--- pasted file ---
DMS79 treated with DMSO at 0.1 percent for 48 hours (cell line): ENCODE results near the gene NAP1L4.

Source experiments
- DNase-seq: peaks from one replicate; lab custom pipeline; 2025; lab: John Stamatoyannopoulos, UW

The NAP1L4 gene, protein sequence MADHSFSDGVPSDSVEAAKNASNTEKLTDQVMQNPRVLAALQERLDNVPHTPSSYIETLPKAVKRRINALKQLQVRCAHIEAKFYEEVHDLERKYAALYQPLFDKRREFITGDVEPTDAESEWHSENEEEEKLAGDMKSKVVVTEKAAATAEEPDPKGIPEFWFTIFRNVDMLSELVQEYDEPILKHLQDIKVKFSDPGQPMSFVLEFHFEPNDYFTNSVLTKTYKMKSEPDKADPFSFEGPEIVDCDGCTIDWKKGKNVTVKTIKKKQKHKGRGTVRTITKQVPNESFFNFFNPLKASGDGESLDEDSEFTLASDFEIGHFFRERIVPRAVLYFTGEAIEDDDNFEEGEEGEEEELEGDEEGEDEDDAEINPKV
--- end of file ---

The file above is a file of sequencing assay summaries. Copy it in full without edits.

DMS79 treated with DMSO at 0.1 percent for 48 hours (cell line): ENCODE results near the gene NAP1L4.

Source experiments
- DNase-seq: peaks from one replicate; lab custom pipeline; 2025; lab: John Stamatoyannopoulos, UW

The NAP1L4 gene, protein sequence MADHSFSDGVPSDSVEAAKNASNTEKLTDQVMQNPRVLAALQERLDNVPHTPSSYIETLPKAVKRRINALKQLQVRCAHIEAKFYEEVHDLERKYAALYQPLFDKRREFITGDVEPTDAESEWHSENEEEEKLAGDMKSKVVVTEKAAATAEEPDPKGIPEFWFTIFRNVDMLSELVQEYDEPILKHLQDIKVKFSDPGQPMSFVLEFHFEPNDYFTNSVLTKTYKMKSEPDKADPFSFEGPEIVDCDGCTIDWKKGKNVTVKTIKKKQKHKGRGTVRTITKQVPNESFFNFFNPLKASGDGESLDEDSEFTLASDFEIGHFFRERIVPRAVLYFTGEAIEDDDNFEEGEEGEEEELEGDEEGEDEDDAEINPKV